By Jodi Torpey
Almost every pathway in my garden is made with natural materials. Pine straw or bark walkways creates a porous surface, which allows rainwater to seep into the ground and reduces storm water runoff. Since Florida's drinking water comes from an aquifer, the way we maintain our home gardens directly affects our groundwater supply.
Evergreen options for borders and edges along the pathways are practically endless. Asiatic jasmine (Trachelospermum asiaticum), which isn't a true jasmine, is one I've repeated throughout my garden for many reasons. It is simply an easy-maintenance, drought-tolerant, low-lying evergreen groundcover that does well all along the Gulf Coast region.
The thick, glossy leaves borne on thin stems intertwine into a dense mat thick enough to keep most weeds at bay. Asiatic jasmine is easily shaped into either a curving border or trimmed to a straight edge. This is particularly convenient when a neat edge is necessary; specifically along the driveway in my front garden.
Asiatic jasmine also hugs the ground beneath an East Palatka holly tree, bordering a brick patio adjoined to the pool deck. Paver steps extend the way to the back gardens.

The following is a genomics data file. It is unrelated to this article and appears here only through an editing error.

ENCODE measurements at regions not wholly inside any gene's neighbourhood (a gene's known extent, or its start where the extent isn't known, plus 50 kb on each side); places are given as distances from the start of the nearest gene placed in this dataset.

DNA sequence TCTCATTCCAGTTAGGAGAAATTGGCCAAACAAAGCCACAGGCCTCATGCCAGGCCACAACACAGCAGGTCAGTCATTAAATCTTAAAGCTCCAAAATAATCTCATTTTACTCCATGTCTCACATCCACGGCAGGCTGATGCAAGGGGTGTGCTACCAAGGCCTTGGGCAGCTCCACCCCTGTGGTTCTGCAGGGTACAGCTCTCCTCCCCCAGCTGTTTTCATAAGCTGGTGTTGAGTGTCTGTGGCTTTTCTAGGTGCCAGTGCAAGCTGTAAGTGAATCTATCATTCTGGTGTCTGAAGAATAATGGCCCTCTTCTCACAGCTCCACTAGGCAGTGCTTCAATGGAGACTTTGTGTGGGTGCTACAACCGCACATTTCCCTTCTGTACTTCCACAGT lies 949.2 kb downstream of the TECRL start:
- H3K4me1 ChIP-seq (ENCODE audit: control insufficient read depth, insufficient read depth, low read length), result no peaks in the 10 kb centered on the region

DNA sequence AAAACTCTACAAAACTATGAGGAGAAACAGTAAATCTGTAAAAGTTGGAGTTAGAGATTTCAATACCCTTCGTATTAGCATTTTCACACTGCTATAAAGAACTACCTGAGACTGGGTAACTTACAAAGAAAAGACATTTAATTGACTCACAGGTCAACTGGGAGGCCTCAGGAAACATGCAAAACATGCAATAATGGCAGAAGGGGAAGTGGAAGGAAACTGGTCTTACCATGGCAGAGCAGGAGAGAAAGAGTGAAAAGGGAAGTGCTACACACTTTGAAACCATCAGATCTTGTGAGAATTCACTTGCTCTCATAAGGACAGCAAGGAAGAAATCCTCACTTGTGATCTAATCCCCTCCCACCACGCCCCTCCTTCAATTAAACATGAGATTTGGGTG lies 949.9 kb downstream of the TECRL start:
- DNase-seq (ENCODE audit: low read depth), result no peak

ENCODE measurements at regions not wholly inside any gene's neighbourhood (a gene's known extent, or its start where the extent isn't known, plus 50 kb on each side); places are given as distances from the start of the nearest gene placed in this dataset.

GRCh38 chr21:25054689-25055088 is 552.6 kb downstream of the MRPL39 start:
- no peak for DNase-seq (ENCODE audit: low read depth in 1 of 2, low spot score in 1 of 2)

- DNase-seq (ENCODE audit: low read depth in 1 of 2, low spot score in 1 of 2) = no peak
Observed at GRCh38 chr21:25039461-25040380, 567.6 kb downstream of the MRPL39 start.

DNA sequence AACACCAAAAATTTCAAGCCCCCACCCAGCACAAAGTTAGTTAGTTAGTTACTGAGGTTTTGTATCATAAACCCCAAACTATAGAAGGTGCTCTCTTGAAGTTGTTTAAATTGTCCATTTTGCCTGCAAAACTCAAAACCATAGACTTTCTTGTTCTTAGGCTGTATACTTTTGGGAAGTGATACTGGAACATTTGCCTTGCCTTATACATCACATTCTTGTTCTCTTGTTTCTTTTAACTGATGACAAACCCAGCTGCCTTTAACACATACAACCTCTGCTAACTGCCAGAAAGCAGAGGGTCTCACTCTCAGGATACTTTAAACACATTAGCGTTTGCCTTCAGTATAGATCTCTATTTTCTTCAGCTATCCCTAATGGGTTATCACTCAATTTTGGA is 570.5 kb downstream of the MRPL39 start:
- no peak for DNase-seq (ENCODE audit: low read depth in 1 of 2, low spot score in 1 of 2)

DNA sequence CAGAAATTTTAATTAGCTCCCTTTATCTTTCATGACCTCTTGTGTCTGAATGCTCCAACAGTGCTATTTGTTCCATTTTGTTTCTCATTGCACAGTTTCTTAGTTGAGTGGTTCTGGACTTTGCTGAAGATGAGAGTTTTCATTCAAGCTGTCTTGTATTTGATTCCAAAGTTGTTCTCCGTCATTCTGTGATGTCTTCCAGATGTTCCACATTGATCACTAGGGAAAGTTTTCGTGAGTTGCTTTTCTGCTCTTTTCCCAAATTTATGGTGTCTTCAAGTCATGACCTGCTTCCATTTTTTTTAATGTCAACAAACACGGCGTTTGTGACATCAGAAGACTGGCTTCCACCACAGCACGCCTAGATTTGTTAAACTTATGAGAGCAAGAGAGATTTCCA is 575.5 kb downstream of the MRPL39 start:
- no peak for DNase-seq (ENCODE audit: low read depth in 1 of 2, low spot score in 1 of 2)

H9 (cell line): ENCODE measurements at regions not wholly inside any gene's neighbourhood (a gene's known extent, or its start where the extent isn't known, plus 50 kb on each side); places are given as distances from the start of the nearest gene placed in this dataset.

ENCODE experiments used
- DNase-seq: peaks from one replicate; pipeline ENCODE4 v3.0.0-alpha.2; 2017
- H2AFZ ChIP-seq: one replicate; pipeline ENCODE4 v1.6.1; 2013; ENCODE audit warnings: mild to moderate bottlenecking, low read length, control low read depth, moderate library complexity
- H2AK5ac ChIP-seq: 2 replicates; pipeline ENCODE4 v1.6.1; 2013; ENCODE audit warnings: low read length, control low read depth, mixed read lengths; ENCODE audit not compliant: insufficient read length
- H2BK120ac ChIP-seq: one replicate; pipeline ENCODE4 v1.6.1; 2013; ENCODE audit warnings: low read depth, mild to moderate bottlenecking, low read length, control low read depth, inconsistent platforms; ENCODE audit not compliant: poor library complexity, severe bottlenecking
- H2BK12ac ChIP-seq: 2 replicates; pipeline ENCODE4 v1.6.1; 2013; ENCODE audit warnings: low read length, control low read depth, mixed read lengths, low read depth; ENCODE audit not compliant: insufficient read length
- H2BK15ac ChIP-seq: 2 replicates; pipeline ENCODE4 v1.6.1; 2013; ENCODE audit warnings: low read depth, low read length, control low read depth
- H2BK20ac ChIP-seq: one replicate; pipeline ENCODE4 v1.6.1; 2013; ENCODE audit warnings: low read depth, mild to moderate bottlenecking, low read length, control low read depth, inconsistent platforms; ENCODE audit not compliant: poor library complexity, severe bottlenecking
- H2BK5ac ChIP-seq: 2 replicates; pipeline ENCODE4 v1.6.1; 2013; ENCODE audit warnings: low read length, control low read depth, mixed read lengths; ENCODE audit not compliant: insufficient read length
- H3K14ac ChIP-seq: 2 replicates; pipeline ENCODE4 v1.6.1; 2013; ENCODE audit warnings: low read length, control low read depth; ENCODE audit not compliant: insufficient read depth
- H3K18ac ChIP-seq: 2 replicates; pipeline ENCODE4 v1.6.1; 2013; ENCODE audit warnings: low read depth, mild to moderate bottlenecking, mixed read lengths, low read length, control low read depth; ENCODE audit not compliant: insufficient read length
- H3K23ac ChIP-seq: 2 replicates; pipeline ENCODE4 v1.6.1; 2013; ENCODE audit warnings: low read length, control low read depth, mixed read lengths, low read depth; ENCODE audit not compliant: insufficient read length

The circle garden was created as the central hub of the back gardens. I've used Asiatic jasmine here also--planted to form the circle. From this point several pathways guide footsteps in various directions through the rest of the gardens.
Flagstone steps, with dark-green tufts of dwarf mondo grass (Ophiopogon japonicas 'Nana') planted in between, meander through the perennial garden. In an open space where grass is not needed or perhaps refuses to grow, Asiatic jasmine makes a perfect substitute. It is a fairly slow grower but worth the wait; plant 8 inches apart.
Please see my accompanying video for a view of the uses of these groundcovers, as well as featured plants of variegated schefflera, bromeliads, coleus, ferns and impatiens bordering pathways.
Do you have some tried-and-true plants you use as edging plants for pathways and hardscapes?
See more Gulf Coast gardening articles.